Sam Boal/
wearing the green

Government 'hearing reports' of St. Patrick's Day house parties and street parties being arranged

The Department of an Taoiseach warned that organising such parties is an offence.

THE GOVERNMENT IS reminding people that organising house parties or street parties for St. Patrick’s Day could lead to fines or prosecutions.  

Speaking from the Government Buildings this morning, Liz Canavan, Assistant General Secretary at the Department of the Taoiseach said that the government is “hearing reports” of parties being organised. 

“This day next week we will mark St. Patrick’s Day, albeit in a very different way than we hoped we would. It won’t be possible to gather with friends and there’ll be no parades but that doesn’t mean there will be no spectacle to enjoy,” she said.

Organising parties, gatherings and flouting the guidance would be a blatant disregard for all we have endured to this point. It puts lives at risk, it puts the role of the vaccination program at risk and ultimately it puts out progress on the path to recovery at risk.

“We are hearing reports of house parties, street parties and other parties being arranged. We want to remind you that no organised activity is permitted under the current level of restrictions. Anyone found to be in breach may face a fine or prosecution,” she added. 

Canavan said that “huge work” is ongoing to ensure St. Patrick’s Day is celebrated virtually with a festival involving “over 100 events” taking place over six days to be broadcast by RTÉ and Oireachtas TV

Speaking about the vaccine rollout, Canavan said that the “emerging data is really promising”, echoing comments from HSE CEO Paul Reid who said today that serial testing in nursing homes has yielded a positivity rate of just 0.2%

Canavan said that this may allow for public health experts to explore “what options may be possible”.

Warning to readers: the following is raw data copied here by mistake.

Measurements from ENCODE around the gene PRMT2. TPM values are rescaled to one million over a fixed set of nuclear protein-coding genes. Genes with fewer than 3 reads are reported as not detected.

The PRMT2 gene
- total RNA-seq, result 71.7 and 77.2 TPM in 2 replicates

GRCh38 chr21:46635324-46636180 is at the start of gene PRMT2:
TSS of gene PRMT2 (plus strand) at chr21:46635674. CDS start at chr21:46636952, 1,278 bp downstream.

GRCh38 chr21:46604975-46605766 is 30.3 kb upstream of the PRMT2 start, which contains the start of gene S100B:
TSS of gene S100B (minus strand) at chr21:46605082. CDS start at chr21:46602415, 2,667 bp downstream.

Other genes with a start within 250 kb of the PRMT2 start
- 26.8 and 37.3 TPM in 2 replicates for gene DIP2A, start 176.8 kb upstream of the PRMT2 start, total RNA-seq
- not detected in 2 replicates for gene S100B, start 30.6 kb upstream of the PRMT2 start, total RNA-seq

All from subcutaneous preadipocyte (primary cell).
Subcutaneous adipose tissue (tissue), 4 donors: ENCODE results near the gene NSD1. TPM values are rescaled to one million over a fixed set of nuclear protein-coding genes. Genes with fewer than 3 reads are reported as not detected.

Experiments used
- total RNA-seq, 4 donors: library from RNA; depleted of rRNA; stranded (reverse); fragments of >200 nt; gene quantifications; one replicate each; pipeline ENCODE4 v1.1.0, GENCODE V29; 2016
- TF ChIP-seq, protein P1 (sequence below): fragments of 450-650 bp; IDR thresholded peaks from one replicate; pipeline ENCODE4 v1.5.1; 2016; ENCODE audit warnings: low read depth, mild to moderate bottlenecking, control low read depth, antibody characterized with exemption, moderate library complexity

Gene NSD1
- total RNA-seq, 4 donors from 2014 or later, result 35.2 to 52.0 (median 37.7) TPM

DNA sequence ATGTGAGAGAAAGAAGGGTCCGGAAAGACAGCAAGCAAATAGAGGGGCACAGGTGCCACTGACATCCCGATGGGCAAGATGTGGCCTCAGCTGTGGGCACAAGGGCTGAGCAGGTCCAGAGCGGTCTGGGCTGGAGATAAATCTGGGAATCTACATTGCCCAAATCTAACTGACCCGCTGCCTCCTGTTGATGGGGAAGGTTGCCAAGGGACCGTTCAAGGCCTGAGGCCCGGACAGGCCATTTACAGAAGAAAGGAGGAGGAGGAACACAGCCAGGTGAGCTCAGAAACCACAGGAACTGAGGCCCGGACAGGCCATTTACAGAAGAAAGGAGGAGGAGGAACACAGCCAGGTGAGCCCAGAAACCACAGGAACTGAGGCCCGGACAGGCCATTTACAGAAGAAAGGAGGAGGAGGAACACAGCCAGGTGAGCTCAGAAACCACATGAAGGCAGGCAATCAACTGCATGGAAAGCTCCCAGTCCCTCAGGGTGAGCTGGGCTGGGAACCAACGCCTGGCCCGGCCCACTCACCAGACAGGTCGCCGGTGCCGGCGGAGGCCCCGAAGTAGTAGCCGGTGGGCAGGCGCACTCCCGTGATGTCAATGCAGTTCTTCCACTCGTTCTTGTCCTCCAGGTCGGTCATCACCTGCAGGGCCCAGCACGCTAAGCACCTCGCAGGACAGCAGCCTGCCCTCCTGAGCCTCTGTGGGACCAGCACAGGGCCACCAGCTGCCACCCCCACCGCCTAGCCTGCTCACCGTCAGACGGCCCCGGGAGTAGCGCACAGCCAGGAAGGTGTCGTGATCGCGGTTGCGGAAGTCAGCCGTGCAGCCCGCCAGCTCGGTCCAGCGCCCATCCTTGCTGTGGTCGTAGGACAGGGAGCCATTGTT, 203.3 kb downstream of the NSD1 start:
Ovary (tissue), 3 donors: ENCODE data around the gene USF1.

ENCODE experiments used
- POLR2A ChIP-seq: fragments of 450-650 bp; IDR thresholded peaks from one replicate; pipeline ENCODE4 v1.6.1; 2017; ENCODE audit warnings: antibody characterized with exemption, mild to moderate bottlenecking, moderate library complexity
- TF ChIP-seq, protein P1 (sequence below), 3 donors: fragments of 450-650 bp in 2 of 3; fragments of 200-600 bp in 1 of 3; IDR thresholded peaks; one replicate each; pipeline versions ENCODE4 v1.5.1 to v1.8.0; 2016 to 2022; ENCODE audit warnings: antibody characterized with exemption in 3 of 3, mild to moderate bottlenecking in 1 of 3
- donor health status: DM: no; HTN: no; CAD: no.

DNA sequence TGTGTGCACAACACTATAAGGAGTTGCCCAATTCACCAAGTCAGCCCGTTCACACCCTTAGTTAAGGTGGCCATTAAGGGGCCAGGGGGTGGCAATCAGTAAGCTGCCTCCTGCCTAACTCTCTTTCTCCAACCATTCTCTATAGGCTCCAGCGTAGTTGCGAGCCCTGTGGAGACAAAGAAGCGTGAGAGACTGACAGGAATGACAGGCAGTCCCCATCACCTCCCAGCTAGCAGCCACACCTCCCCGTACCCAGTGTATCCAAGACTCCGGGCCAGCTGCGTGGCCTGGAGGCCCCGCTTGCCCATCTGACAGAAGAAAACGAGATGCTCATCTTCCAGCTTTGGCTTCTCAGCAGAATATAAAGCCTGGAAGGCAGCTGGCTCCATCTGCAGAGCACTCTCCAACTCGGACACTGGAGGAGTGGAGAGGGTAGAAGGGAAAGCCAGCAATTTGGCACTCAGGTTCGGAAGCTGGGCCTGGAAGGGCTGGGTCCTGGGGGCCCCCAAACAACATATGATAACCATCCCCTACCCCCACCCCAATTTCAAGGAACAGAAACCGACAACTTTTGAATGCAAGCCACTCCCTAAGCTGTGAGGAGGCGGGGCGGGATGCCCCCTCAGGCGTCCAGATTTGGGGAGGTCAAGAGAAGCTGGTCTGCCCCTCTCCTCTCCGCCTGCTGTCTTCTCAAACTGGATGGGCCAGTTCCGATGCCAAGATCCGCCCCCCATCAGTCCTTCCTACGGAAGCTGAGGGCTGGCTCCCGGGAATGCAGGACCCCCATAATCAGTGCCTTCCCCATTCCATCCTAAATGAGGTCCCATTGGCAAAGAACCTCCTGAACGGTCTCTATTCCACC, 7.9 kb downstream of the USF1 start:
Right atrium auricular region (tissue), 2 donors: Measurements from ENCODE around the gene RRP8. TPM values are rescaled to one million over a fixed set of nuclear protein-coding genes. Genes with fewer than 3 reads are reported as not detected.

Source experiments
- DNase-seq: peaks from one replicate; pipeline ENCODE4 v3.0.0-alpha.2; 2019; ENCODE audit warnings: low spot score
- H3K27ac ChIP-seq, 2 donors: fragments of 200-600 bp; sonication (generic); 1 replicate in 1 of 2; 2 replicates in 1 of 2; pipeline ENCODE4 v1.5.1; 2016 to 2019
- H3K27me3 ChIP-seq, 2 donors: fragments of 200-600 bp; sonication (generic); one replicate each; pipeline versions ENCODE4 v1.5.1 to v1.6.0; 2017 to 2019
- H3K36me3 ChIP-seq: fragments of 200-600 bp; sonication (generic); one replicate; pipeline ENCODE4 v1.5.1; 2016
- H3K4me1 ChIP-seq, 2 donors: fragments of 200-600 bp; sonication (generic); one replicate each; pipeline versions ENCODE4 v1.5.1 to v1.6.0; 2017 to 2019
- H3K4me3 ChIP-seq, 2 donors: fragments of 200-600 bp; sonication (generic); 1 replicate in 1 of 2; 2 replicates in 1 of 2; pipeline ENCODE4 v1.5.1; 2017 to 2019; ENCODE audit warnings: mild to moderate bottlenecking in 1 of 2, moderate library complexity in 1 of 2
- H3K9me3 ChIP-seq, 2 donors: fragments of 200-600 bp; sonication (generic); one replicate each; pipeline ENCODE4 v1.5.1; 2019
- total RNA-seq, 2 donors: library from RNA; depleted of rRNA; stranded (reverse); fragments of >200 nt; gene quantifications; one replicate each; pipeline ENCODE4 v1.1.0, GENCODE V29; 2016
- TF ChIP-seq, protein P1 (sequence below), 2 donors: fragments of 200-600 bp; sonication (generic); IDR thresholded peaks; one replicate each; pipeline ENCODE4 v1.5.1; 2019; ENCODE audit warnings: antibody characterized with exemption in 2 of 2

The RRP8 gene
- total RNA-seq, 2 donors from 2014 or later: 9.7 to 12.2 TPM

“The more progress we make in the coming weeks, the more options that will be available to government and deciding on further easing of the restrictions,” Canavan added. 

She cautioned however that there are “many countries in Europe” that are experiencing rising cases and that Ireland does not want to follow that trend. 

“The fact that we are making such steady progress is a testament to the efforts you are making. However, we must make sure that we don’t experience a fourth surge of the virus before the benefits of the vaccine can be experienced,” she said. 

Canavan also added that people should continue to exercise within 5km of their homes as the weather improves over the spring months and cautioned about increases in household visits. 

She added that there has also been a modest increase in people’s close contacts, with much of that happening outdoors. 

“The largest increase is at outdoor locations which was up 1.1% to 6.2%. It is worth remembering that while outdoors is safer than indoors, it is not risk free. Try to stick to the two metre rule and wear a mask if you can’t do that or it’s crowded.”

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